South China Sea

The US Conducts the First South China Sea Freedom of Navigation Operation of the Trump Era, But It Was “Off the Record”

By Julian Ku
Thursday, May 25, 2017, 7:16 AM

Has the Trump Administration authorized its first “freedom of navigation operation” (“FONOP”) in the South China Sea? Maybe. According to news reports quoting unnamed U.S. government officials, the USS Dewey, a guided missile destroyer, sailed within 12 nautical miles of a Chinese artificial island constructed on Mischief Reef in the South China Sea. This sounds like a FONOP, but it is worth remembering that all of the details about this operation are drawn entirely from “unnamed government officials.” Why all the mystery? Why won’t any U.S. government official go on the record to provide details about the operation?

I asked the Pentagon for details about the operation, and specifically whether it was a “routine” non-innocent passage that would not implicitly recognize Chinese territorial claims. Commander Gary Ross of the Office of the Secretary of Defense provided an “on the record” statement but he did not confirm or deny any of the details of the operation.

Rather, he stated that U.S. forces operate “in the Asia-Pacific region on a daily basis, including in the South China Sea. All operations are conducted in accordance with international law and demonstrate that the United States will fly, sail, and operate wherever international law allows.” He noted that the U.S. has a “comprehensive Freedom of Navigation Operations” program but he did not confirm that the reported USS Dewey operation was one of those FONOPs. He confirmed that the US is continuing “regular FONOPS,” but that “summaries of these operations will be released publicly in the annual FONOPS report, and not sooner.”

This statement means that (at least at the time this post was written) the Pentagon is not planning to provide any on the record details of the Mischief Reef operation. So we are left to parse the details from “unnamed sources.” Since Mischief Reef is a “low tide elevation” (according to the UNCLOS arbitral tribunal award from last summer), China cannot claim a 12 nautical mile territorial sea around the artificial island it has built there. In fact, as far as anyone knows, China has not made a legal claim of any specific kind around Mischief Reef. So what exactly is the U.S. challenging from a legal perspective? As Graham Webster noted last fall on this site, FONOPs are defined as challenges to excessive legal claims and are intended to demonstrate U.S. views on its own legal rights. But based on Commander Ross’s statement, the Pentagon is not going to share any of this with us (at least on the record).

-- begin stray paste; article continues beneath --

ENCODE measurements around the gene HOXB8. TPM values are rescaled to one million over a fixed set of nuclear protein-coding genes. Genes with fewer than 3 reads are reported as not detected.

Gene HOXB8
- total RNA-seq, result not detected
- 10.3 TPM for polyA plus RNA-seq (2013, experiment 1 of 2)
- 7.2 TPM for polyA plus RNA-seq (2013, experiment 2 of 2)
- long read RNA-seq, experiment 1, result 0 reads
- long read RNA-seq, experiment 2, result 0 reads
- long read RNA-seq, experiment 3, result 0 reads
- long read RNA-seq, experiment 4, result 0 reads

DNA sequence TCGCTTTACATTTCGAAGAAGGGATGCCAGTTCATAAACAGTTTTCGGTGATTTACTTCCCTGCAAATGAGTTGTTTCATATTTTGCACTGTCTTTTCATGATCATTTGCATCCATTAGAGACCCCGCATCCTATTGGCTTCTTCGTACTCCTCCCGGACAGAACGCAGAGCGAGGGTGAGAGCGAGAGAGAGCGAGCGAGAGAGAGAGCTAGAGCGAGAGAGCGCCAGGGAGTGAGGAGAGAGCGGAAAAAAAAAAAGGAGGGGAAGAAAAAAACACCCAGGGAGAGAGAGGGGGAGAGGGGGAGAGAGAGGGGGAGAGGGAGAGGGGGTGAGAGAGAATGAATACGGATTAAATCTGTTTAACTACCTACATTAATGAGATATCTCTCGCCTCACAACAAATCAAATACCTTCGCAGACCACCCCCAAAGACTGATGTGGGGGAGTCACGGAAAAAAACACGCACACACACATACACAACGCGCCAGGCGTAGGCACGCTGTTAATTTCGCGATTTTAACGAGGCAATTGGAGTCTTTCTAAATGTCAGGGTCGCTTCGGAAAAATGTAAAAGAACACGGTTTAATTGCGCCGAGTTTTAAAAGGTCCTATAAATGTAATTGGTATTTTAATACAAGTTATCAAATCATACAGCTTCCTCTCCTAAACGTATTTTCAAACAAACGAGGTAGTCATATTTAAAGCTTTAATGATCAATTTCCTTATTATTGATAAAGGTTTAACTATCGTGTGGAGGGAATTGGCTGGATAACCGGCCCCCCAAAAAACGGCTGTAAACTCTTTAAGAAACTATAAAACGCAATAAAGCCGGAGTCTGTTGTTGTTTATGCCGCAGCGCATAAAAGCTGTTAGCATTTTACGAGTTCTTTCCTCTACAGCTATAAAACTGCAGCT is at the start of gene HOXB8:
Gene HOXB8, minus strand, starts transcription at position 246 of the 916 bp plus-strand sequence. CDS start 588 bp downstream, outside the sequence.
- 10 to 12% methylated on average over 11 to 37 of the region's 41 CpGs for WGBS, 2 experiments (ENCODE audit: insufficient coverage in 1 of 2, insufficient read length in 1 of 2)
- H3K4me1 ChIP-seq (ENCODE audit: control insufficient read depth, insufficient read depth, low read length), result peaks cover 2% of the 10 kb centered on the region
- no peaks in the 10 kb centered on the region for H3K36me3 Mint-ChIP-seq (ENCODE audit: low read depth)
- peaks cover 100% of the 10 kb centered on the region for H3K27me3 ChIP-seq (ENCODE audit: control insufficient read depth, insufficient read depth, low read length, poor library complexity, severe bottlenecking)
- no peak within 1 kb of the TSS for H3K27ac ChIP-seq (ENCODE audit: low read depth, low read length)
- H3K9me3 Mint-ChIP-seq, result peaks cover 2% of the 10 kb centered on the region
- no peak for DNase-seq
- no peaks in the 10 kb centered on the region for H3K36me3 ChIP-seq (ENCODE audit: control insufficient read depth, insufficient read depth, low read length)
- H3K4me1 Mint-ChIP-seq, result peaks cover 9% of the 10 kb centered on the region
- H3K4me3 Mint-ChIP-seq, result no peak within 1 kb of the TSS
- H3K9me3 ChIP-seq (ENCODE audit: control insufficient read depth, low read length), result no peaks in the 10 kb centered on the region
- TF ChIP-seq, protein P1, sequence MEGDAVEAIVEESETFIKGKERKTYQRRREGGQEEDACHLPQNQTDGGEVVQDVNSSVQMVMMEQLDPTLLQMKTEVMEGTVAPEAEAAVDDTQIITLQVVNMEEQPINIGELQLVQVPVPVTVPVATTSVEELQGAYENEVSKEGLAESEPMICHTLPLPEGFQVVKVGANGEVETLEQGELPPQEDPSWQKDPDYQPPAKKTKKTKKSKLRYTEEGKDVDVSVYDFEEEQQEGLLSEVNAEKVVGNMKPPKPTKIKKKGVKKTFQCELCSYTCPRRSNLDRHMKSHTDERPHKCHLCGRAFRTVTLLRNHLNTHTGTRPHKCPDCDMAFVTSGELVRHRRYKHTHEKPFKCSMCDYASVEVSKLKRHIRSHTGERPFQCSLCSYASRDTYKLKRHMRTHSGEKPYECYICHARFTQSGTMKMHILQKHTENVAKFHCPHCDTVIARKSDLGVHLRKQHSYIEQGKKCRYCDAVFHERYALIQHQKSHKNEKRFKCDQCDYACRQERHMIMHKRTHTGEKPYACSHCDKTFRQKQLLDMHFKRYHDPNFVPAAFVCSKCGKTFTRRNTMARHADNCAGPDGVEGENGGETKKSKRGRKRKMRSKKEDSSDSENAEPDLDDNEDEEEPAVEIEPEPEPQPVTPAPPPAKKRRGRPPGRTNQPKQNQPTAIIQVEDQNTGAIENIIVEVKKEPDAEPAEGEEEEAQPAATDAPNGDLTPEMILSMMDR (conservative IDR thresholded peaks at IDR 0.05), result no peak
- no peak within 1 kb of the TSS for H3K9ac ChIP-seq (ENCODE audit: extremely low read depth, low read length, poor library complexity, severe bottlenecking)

This “say-nothing-specific” approach makes sense if the intended audience of a FONOP is only the other country whose legal claim you are challenging (in this case, China). Indeed, the FONOP program was created in 1979 with little fanfare and many FONOPs are conducted every year all over the world without any public notice except by the countries involved. But FONOPs in the South China Sea are no longer just elegant forms of state-to-state legal dialogues. They have, for better or for worse, become the main vehicle for the U.S. government to signal its commitment to maintaining a presence in the South China Sea amidst China’s expansive land-reclamations and growing naval presence.

This brings us back to the unnamed government sources providing details of the U.S. operations to the Wall Street Journal, New York Times, and other major media organs. Why are they doing this? Because a FONOP no one has reported is not, for the purposes of the White House, a FONOP. And the White House needs to show the world it is doing something. So it tells the New York Times, which dutifully reports in its lead, that the “operation… showed a new firmness by the Trump administration in its dealings with Beijing.”

This dynamic explains why those who want quiet FONOPs, with no specific details, will never succeed in getting their way. Even if the on-the-record public relations provide no details, the White House will make sure the details of the operation are reported widely. Perhaps this will change if FONOPs become more frequent and regular, but for now, we can expect the FONOPs-as-a-challenge-to-China narrative to continue.

Of course, there is one more unintended consequence of leaking the details of FONOPs: China now must publicly react lest it be seen as not sufficiently attentive to its own sovereignty. So, as if on cue, China’s Ministry of National Defense denounced the USS Dewey operation as “muscle-flexing” while China’s Ministry of Foreign Affairs expressed “strong dissatisfaction” while announcing the Dewey was “expelled.” But this sharp public reaction of the Chinese government will now lead to even more pressure on the Trump Administration to demonstrate even more firmness with even more FONOPs, lest the U.S. be seen as backing down to the Chinese. (Rinse, wash, and repeat.)

For this reason, I think the U.S. should either describe the FONOPs “on the record” with as much detail as possible, or stop the leaking and reveal nothing about the specific FONOPs at all. The current mixed-messaging approach doesn’t seem to make China less angry, and it only muddles the clarity of the legal/political/diplomatic message the U.S. is trying to send.